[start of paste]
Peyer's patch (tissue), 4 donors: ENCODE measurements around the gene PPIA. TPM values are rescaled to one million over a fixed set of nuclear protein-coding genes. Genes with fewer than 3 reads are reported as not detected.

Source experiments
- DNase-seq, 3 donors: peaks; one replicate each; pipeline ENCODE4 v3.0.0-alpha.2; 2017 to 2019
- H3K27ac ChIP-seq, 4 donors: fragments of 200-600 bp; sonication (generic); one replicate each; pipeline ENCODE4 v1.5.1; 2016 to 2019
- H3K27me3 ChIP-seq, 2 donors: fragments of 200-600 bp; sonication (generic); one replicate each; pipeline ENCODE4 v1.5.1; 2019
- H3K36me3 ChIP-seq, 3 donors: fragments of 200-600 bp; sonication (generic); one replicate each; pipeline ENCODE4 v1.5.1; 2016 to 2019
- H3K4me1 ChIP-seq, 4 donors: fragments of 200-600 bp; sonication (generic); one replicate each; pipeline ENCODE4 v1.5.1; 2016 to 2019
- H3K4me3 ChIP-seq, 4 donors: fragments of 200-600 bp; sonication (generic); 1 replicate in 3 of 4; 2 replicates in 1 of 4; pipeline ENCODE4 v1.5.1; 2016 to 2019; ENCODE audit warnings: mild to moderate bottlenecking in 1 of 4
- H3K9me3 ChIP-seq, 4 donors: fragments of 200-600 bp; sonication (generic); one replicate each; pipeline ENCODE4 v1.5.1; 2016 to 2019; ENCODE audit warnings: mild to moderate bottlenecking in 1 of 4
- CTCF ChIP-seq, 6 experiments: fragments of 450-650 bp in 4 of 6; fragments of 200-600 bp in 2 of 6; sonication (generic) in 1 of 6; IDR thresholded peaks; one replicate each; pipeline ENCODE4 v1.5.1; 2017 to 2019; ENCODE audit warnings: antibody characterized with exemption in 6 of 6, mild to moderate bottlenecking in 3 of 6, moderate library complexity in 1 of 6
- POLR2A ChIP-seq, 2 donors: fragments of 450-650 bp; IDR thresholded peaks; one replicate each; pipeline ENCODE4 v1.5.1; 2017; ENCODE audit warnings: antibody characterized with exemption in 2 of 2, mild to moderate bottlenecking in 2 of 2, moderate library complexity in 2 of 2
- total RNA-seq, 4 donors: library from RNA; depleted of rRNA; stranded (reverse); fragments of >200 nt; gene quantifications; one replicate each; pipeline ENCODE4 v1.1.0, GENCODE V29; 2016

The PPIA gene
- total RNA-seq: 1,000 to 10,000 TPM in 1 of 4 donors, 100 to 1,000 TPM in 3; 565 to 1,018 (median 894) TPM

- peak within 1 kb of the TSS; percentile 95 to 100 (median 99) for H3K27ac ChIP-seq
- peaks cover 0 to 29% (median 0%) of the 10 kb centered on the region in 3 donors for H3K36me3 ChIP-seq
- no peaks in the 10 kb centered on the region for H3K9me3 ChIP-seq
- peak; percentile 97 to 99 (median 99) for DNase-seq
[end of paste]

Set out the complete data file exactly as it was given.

Peyer's patch (tissue), 4 donors: ENCODE measurements around the gene PPIA. TPM values are rescaled to one million over a fixed set of nuclear protein-coding genes. Genes with fewer than 3 reads are reported as not detected.

Source experiments
- DNase-seq, 3 donors: peaks; one replicate each; pipeline ENCODE4 v3.0.0-alpha.2; 2017 to 2019
- H3K27ac ChIP-seq, 4 donors: fragments of 200-600 bp; sonication (generic); one replicate each; pipeline ENCODE4 v1.5.1; 2016 to 2019
- H3K27me3 ChIP-seq, 2 donors: fragments of 200-600 bp; sonication (generic); one replicate each; pipeline ENCODE4 v1.5.1; 2019
- H3K36me3 ChIP-seq, 3 donors: fragments of 200-600 bp; sonication (generic); one replicate each; pipeline ENCODE4 v1.5.1; 2016 to 2019
- H3K4me1 ChIP-seq, 4 donors: fragments of 200-600 bp; sonication (generic); one replicate each; pipeline ENCODE4 v1.5.1; 2016 to 2019
- H3K4me3 ChIP-seq, 4 donors: fragments of 200-600 bp; sonication (generic); 1 replicate in 3 of 4; 2 replicates in 1 of 4; pipeline ENCODE4 v1.5.1; 2016 to 2019; ENCODE audit warnings: mild to moderate bottlenecking in 1 of 4
- H3K9me3 ChIP-seq, 4 donors: fragments of 200-600 bp; sonication (generic); one replicate each; pipeline ENCODE4 v1.5.1; 2016 to 2019; ENCODE audit warnings: mild to moderate bottlenecking in 1 of 4
- CTCF ChIP-seq, 6 experiments: fragments of 450-650 bp in 4 of 6; fragments of 200-600 bp in 2 of 6; sonication (generic) in 1 of 6; IDR thresholded peaks; one replicate each; pipeline ENCODE4 v1.5.1; 2017 to 2019; ENCODE audit warnings: antibody characterized with exemption in 6 of 6, mild to moderate bottlenecking in 3 of 6, moderate library complexity in 1 of 6
- POLR2A ChIP-seq, 2 donors: fragments of 450-650 bp; IDR thresholded peaks; one replicate each; pipeline ENCODE4 v1.5.1; 2017; ENCODE audit warnings: antibody characterized with exemption in 2 of 2, mild to moderate bottlenecking in 2 of 2, moderate library complexity in 2 of 2
- total RNA-seq, 4 donors: library from RNA; depleted of rRNA; stranded (reverse); fragments of >200 nt; gene quantifications; one replicate each; pipeline ENCODE4 v1.1.0, GENCODE V29; 2016

The PPIA gene
- total RNA-seq: 1,000 to 10,000 TPM in 1 of 4 donors, 100 to 1,000 TPM in 3; 565 to 1,018 (median 894) TPM

- peak within 1 kb of the TSS; percentile 95 to 100 (median 99) for H3K27ac ChIP-seq
- peaks cover 0 to 29% (median 0%) of the 10 kb centered on the region in 3 donors for H3K36me3 ChIP-seq
- no peaks in the 10 kb centered on the region for H3K9me3 ChIP-seq
- peak; percentile 97 to 99 (median 99) for DNase-seq